If further analysis is required such as knowing the locations (page, country, source/medium, etc.) responsible for your downloads, simply click on the View All Download Links Report button. This directs you to the right GA4 Events report related to your PDF downloads.
Also, if you’ve relied heavily on plugins since your site was created, you already have a data collection system in place that you’re used to and the information you need. Changing everything for a few tracking needs seems impractical.
On the other hand, if your digital marketing questions are evolving and require more technical setups, then you will probably need GTM down the line.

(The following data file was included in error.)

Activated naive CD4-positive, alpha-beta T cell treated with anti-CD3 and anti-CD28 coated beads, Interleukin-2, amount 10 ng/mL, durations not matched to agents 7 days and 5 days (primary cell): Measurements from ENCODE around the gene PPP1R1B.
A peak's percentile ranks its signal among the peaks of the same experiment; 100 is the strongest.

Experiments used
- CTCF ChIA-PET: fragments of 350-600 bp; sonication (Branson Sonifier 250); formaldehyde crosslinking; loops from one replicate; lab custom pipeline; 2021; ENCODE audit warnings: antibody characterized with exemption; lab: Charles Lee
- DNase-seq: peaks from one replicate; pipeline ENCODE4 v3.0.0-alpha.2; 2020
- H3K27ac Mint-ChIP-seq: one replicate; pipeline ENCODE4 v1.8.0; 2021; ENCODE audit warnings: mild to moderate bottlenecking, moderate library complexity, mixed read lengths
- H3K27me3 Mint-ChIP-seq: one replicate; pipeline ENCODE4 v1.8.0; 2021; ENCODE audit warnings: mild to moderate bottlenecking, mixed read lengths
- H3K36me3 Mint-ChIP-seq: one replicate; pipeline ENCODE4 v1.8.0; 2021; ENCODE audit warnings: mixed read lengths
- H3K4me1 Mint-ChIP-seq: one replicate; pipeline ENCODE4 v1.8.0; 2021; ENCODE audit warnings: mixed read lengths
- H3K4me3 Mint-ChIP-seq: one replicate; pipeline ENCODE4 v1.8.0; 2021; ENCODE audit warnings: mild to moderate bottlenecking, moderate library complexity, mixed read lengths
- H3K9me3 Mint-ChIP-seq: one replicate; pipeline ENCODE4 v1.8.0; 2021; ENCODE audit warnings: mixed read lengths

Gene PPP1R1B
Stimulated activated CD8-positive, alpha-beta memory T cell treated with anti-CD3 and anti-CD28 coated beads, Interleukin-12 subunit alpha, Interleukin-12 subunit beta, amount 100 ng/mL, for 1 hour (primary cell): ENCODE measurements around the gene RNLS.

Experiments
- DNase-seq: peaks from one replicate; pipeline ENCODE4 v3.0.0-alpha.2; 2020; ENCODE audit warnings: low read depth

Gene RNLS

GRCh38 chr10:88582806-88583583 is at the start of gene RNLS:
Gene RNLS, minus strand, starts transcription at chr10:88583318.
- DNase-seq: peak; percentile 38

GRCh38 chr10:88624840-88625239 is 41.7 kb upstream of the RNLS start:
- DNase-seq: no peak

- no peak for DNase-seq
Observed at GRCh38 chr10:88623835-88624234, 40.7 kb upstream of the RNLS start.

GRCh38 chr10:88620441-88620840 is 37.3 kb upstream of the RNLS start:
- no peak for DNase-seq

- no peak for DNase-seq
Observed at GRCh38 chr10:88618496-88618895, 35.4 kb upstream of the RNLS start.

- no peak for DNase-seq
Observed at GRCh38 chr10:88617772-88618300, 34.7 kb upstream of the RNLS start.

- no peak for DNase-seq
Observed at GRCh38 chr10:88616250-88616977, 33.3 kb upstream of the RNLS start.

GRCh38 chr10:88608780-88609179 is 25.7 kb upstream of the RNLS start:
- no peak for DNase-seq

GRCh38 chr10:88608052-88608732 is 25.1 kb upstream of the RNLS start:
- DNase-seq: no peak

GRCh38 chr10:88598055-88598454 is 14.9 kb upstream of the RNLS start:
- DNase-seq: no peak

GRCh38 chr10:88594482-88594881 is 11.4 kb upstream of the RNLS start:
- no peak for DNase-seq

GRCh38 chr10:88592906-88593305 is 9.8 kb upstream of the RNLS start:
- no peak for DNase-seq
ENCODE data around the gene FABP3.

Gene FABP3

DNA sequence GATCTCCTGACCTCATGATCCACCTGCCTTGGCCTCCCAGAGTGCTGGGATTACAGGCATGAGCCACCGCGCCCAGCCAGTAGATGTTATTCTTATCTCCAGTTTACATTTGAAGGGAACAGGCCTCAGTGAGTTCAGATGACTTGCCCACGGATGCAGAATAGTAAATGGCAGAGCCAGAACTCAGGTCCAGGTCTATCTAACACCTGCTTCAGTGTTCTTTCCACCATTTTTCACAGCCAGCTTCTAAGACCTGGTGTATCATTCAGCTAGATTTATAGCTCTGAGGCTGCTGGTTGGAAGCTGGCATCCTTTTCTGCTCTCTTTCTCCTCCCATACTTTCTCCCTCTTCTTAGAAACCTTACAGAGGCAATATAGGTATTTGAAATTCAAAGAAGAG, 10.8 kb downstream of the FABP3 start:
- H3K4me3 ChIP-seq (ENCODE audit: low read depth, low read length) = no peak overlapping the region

In other cases, you may not have access to analytics configuration or permission to change plugins, meaning that you can’t migrate to GTM and have to work with what’s available.
🚨Note: Even if plugins offer solutions that may be more practical than GA4, continue to use GTM if you are already using it. Otherwise, you risk duplicating your data in GA4, which will report inflated figures.
How Do I View Downloads in GA4
Seeing file downloads data in GA4 is not easy or obvious, especially if it is to analyze them.
You can view file downloads in three different ways:
- Realtime reports
- Engagement reports (in Events)
🚨 Note: if you’re only interested in analyzing PDF downloads then focus on Explorations. The others won’t help you much in finding answers such as which file was downloaded the most.
Explorations allow us to build custom reports with data that aren’t available in the standard reports. This is where you can obtain detailed insights.